But should thoughtful conservatives want to see the mandate overturned? After all, a decision against the mandate could have wider implications, undermining the legitimacy of other proposals conservatives favor.
That concern was raised in a fascinating opinion on the individual mandate by Judge Brett Kavanaugh, a conservative, Republican appointee to the District of Columbia Circuit Court of Appeals. The D.C. Circuit is one of the appellate courts that ruled in favor of the constitutionality of the mandate. Judge Laurence Silberman, appointed to the bench by Ronald Reagan, wrote the majority opinion, a striking affirmation of the mandate’s constitutionality.
But just as striking was the dissent by Judge Kavanaugh, a figure who bears watching.
Some observers have suggested that although we don’t yet know who will win the Republican presidential nomination, we do know the identity of the next Republican nominee for the Supreme Court–Brett Kavanaugh.
To the disappointment of some conservatives, however, Judge Kavanaugh did not vote to strike down the mandate. Nor did he vote to uphold it. He ruled instead that under the 1867 Anti-Injunction Act, no one has standing to contest the mandate until penalties are imposed under the law–that is, not until 2015. But by then, he noted, the law might be revised (or possibly repealed), so the courts would never have to resolve the issue at all.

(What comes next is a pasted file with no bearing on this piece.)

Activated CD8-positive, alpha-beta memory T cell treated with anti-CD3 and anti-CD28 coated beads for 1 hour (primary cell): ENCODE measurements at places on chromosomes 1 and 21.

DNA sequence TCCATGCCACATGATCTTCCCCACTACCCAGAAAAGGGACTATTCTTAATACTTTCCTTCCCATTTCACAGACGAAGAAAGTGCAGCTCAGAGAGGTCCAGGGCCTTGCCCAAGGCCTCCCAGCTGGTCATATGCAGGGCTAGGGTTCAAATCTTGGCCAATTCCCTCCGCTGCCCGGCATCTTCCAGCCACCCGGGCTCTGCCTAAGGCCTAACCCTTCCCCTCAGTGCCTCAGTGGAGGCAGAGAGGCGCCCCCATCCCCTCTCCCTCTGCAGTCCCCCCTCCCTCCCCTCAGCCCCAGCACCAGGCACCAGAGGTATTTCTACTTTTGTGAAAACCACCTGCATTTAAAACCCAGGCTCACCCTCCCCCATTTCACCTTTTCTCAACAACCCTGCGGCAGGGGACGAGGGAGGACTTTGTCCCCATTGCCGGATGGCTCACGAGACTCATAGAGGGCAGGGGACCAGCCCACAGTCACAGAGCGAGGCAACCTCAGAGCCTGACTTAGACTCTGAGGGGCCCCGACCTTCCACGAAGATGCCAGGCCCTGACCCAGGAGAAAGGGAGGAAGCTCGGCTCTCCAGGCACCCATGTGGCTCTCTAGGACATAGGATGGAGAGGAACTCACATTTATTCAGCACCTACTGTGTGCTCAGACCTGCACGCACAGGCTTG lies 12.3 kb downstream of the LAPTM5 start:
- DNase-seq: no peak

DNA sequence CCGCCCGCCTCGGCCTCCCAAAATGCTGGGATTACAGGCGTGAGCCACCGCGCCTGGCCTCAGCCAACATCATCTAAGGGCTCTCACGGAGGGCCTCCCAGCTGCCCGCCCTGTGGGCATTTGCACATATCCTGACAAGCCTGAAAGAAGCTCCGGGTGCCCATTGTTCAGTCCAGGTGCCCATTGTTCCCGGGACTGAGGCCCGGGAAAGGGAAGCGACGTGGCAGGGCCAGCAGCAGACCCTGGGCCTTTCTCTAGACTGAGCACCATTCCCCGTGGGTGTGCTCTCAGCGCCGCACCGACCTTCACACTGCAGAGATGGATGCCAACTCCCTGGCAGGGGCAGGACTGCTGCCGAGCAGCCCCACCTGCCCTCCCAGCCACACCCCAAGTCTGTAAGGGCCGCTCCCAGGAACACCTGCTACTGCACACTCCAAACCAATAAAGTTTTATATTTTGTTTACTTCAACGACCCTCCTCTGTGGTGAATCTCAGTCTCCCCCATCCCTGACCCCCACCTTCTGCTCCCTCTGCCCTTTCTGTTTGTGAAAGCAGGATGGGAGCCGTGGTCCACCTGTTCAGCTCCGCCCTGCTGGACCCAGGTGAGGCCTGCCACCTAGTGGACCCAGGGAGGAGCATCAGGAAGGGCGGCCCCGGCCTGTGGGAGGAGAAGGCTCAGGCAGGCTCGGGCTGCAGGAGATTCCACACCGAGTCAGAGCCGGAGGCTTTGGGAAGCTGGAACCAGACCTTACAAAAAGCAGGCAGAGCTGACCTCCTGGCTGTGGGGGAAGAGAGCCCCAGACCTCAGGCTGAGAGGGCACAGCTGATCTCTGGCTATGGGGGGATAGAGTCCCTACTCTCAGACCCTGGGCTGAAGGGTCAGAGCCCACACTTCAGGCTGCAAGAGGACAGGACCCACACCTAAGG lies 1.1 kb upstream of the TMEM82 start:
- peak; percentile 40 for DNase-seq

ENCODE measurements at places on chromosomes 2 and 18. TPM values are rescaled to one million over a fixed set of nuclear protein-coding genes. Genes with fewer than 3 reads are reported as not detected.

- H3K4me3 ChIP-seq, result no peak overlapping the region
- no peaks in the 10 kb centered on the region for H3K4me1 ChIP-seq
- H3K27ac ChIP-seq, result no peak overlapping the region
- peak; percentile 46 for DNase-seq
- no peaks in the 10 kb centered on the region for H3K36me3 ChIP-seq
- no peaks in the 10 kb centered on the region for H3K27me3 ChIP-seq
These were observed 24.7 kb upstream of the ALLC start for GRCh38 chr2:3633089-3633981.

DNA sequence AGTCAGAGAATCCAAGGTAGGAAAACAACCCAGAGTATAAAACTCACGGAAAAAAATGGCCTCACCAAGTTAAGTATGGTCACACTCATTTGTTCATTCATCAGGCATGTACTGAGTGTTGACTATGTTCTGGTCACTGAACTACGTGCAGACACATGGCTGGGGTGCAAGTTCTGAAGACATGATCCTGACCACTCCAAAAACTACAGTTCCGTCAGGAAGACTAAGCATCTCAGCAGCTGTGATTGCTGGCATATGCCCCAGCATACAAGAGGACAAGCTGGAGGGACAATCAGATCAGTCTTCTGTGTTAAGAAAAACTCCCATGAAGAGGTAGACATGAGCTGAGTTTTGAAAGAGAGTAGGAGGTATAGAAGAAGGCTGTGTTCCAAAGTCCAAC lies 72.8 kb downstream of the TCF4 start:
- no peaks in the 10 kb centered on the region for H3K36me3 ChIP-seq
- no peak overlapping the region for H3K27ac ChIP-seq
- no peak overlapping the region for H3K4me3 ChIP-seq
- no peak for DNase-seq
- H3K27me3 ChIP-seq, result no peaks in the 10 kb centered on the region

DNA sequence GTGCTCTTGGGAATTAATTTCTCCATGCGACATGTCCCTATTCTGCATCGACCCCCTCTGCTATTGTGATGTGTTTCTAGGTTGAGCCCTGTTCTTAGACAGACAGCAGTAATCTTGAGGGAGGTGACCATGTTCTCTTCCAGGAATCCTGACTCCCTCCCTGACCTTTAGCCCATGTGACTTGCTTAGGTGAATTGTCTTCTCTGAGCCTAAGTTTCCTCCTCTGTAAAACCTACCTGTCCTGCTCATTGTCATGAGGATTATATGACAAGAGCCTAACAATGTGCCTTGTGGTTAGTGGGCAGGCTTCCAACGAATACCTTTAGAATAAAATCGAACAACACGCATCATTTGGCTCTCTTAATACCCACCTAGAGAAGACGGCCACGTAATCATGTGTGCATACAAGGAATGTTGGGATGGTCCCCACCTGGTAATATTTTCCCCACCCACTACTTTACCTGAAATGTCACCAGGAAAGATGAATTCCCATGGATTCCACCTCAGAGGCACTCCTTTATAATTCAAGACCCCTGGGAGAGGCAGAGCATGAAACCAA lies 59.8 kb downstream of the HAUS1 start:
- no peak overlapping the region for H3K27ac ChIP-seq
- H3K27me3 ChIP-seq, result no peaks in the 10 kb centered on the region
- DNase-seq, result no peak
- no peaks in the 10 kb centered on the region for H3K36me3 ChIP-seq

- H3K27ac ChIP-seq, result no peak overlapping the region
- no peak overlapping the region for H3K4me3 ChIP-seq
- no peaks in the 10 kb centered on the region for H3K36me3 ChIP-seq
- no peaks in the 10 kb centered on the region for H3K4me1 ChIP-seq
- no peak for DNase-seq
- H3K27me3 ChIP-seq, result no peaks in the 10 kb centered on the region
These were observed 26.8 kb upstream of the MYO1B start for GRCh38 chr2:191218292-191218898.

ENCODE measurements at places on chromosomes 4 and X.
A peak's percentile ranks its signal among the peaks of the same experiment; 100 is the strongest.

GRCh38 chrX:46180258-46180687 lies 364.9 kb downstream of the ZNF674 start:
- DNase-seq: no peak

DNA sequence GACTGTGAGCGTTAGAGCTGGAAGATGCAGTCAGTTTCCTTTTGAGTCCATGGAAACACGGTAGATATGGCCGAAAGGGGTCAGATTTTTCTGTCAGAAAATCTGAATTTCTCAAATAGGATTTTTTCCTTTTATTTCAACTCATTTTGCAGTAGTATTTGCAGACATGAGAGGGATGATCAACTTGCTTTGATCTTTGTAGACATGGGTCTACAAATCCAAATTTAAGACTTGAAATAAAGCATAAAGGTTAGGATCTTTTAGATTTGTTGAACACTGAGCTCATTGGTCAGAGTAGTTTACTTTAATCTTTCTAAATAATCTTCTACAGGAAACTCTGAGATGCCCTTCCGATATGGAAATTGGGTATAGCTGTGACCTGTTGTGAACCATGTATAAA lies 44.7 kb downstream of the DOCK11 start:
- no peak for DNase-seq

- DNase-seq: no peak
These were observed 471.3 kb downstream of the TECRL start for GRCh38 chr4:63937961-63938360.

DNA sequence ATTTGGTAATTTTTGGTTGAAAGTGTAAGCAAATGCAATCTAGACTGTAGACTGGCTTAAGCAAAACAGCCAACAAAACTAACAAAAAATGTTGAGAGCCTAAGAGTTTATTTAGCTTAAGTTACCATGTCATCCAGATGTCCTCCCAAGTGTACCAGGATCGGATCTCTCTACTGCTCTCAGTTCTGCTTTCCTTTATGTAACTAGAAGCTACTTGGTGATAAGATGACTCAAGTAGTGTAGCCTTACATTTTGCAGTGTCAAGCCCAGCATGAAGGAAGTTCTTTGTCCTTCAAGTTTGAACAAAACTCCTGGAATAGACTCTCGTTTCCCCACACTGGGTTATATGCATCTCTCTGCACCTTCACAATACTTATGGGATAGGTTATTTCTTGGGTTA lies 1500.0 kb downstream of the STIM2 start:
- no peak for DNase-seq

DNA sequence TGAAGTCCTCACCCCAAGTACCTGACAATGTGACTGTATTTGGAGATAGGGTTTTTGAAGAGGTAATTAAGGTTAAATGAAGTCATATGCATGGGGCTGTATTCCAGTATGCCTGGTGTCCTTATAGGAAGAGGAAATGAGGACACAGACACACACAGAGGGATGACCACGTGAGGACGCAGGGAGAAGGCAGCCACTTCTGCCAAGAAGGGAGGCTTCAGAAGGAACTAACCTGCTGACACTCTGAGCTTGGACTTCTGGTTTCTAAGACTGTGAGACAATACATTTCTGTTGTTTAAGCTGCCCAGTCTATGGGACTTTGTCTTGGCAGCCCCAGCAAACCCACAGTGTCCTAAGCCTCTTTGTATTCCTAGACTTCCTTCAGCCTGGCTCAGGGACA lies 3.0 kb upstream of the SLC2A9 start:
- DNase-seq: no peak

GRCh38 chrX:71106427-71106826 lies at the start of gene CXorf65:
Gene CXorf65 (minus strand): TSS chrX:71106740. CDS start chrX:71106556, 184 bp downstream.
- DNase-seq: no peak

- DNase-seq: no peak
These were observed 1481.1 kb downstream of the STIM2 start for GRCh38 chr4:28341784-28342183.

Toward the end of his opinion, Kavanaugh introduced another reason–a “results-oriented” consideration–for judicial restraint on the mandate:
This case also counsels restraint because we may be on the leading edge of a shift in how the Federal Government goes about furnishing a social safety net for those who are old, poor, sick, or disabled and need help. The theory of the individual mandate in this law is that private entities will do better than government in providing certain social insurance and that mandates will work better than traditional regulatory taxes in prompting people to set aside money now to help pay for the assistance they might need later. Privatized social services combined with mandatory-purchase requirements of the kind employed in the individual mandate provision of the Affordable Care Act might become a blueprint used by the Federal Government over the next generation to partially privatize the social safety net and government assistance programs and move, at least to some degree, away from the tax-and-government-benefit model that is common now. Courts naturally should be very careful before interfering with the elected Branches’ determination to update how the National Government provides such assistance.
The only surprise about this point is that it took so long for a conservative to make it. The individual mandate is the child of conservative thought. Killing that child might be satisfying for immediate political reasons, but it would make no sense from the standpoint of conservatives’ long-term goals. In thinking about what the Supreme Court will do, conservatives might heed an old caution: watch what you wish for.
Paul Starr, a professor of sociology and public affairs at the Woodrow Wilson School at Princeton, is co-editor of The American Prospect magazine and author of Remedy and Reaction: The Peculiar American Struggle over Health Care Reform.